[ot]“Her” Linux system : )

“Linux” is so different from distro to distro regarding Apache and where files are placed and named, and if you haven’t run across the post, Rich Bowen likes to call anyone with a Debian variant “Debian encumbered” lawlz. Ubuntu is a Debian variant.[/ot]

Just posting this to answer an unanswered question from Colin. I was having a similar problem as his in the last few days until I found this posting, which guided me in exploring some options (I couldn’t find any other “newer” threads that talks about this for Debian/Ubuntu). I’m on Debian Linux which is very similar to Ubuntu.

After some mucking around, I found out that there are at least 2 ways to work around it, for the Debian flavour and possibly Ubuntu too:

  1. In the binary install (non-threaded version), the default config file is apache2.conf which contains an “include” calling statement to httpd.conf. So, one can add a line to the empty httpd.conf file with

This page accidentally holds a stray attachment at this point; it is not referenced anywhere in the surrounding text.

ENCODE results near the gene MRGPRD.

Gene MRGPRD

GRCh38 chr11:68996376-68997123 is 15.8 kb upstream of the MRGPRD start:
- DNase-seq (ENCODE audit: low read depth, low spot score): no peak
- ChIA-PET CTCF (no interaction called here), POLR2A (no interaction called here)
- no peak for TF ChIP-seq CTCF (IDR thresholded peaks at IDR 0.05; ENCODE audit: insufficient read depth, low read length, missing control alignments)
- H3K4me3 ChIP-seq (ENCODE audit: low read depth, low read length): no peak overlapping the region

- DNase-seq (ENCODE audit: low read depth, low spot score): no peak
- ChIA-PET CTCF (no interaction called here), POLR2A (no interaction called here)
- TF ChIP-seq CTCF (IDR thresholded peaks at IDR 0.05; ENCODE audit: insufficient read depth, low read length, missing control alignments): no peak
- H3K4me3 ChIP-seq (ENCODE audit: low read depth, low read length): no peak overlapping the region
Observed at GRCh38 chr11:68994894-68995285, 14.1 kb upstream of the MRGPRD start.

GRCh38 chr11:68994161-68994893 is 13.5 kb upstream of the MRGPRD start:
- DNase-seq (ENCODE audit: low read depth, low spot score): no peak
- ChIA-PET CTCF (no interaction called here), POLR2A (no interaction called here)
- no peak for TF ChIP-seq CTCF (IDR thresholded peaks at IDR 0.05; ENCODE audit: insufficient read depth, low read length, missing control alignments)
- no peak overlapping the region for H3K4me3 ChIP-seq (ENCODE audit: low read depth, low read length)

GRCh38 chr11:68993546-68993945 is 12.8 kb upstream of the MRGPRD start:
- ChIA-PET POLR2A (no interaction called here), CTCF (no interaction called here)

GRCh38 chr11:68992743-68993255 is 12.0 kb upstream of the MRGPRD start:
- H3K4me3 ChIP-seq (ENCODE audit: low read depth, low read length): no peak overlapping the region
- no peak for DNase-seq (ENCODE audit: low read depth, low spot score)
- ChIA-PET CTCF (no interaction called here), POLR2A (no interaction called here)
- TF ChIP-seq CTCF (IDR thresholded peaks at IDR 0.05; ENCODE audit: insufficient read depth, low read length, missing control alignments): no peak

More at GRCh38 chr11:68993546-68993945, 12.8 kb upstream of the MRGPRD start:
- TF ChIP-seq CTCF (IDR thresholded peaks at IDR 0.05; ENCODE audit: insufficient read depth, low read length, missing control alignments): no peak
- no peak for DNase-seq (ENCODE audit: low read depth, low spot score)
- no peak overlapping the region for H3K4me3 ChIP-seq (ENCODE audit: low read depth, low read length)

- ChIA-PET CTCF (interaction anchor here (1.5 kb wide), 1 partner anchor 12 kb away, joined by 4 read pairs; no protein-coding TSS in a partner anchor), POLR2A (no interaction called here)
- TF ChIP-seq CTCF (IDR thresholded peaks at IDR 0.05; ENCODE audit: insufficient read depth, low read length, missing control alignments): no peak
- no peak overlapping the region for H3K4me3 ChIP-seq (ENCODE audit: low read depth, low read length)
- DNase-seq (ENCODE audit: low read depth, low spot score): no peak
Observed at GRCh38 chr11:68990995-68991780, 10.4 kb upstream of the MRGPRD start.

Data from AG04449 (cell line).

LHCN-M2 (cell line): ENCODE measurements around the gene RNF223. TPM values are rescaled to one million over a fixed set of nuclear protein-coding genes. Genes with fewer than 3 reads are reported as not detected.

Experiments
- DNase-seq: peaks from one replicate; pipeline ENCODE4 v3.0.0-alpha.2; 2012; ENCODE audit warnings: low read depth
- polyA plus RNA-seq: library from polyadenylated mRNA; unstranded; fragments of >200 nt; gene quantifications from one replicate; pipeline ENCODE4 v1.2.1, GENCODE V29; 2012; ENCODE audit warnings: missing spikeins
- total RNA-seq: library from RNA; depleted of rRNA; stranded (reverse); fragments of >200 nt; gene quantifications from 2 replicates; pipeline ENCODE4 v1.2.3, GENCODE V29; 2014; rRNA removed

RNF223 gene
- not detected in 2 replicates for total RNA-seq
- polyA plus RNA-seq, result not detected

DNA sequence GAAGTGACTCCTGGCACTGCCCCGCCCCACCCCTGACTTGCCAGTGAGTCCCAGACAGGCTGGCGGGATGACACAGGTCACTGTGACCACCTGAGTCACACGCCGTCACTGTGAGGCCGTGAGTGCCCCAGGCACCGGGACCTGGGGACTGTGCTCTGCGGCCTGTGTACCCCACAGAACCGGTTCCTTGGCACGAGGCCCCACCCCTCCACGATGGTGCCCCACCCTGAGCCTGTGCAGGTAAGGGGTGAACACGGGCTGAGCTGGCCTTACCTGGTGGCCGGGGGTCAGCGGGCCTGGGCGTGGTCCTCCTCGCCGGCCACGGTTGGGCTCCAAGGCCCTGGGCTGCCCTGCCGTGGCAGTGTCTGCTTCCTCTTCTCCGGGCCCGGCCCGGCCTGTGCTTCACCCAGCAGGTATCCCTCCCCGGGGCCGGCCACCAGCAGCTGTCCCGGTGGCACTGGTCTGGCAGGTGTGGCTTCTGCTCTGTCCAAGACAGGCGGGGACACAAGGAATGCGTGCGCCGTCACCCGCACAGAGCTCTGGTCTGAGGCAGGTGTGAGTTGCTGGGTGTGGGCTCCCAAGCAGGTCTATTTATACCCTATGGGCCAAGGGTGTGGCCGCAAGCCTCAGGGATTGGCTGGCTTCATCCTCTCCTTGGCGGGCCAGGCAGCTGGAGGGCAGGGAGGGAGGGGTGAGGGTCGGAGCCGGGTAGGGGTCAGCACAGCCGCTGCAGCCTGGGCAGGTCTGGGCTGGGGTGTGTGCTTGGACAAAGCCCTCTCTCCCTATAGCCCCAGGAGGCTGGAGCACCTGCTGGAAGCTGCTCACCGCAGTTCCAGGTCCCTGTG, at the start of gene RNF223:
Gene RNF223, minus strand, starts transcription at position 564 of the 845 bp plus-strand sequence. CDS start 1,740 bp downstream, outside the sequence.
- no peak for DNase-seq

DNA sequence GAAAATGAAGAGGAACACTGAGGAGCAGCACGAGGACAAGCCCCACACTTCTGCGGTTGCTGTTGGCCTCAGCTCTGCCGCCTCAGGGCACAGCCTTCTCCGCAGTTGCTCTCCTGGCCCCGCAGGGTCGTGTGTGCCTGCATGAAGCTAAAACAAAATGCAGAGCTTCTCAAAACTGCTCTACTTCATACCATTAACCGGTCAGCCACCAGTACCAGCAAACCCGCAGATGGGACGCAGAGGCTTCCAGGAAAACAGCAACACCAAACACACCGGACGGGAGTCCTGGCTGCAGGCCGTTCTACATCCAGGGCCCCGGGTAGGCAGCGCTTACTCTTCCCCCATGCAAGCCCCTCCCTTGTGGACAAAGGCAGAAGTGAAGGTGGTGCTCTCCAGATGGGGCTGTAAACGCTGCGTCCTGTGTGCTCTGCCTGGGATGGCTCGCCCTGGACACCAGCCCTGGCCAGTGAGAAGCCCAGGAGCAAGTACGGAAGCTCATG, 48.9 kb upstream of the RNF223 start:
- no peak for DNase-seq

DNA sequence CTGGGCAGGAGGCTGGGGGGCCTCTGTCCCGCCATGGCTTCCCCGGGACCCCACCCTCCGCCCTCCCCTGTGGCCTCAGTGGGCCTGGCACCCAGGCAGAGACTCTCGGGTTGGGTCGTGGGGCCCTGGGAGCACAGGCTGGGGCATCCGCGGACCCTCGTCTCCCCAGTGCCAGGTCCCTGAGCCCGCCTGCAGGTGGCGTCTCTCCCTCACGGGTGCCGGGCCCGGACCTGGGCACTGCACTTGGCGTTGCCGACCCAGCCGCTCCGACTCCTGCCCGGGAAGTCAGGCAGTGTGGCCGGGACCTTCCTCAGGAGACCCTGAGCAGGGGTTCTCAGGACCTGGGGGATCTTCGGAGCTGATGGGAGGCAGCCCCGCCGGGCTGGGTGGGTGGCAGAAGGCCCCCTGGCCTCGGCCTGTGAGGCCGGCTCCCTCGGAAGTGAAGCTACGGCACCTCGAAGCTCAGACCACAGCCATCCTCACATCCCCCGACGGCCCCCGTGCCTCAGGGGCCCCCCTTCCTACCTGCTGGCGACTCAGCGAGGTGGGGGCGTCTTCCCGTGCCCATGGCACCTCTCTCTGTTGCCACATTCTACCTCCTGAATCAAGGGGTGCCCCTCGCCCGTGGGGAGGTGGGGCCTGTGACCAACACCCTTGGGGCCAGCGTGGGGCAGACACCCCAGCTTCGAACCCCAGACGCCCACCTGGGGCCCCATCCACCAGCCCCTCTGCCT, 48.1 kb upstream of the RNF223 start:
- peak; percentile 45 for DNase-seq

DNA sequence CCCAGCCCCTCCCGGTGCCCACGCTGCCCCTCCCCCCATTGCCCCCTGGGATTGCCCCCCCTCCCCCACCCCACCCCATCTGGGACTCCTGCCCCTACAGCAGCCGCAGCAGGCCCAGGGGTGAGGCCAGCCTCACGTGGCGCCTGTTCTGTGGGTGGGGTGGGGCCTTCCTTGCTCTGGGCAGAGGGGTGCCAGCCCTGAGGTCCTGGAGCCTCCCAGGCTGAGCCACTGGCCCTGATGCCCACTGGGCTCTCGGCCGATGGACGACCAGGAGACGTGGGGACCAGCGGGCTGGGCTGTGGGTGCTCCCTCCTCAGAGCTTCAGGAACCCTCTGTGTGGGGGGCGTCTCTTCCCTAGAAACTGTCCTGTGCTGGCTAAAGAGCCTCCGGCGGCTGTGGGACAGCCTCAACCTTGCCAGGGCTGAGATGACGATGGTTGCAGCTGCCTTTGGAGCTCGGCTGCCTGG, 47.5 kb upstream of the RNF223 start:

DocumentRoot  {new directory}

This should work as DK had mentioned.

  1. Since the installed default DocumentRoot is /var/www (non-threaded version), one can also create a symbolic link to a new user-defined directory:
    [HIGHLIGHT=“Shell command”]ln -s {target} {new directory}
 This link is placed inside the original DocumentRoot directory.

That's all.  For my purpose, I prefer the second version which was tested and worked quite well.


Referring back to Method #2, I had neglected to clarify further (to avoid confusion between target and directory parameters) with an example, i.e.

[HIGHLIGHT=“Shell command”] ln -s {new user-defined dir} /var/www/{linkname}

Here, {linkname} is thus placed in the DocumentRoot.  Say, to access a file called MyIndex.php in the new user-defined directory, use the web URL:

[HIGHLIGHT="Shell command"] http://localhost/{linkname}/MyIndex.php


Yeah it was from October 09… and doesn’t have Ubuntu/Debian in the title.

Stomme poes, thanks very much for the link!
Otherwise I wouldn’t have found it.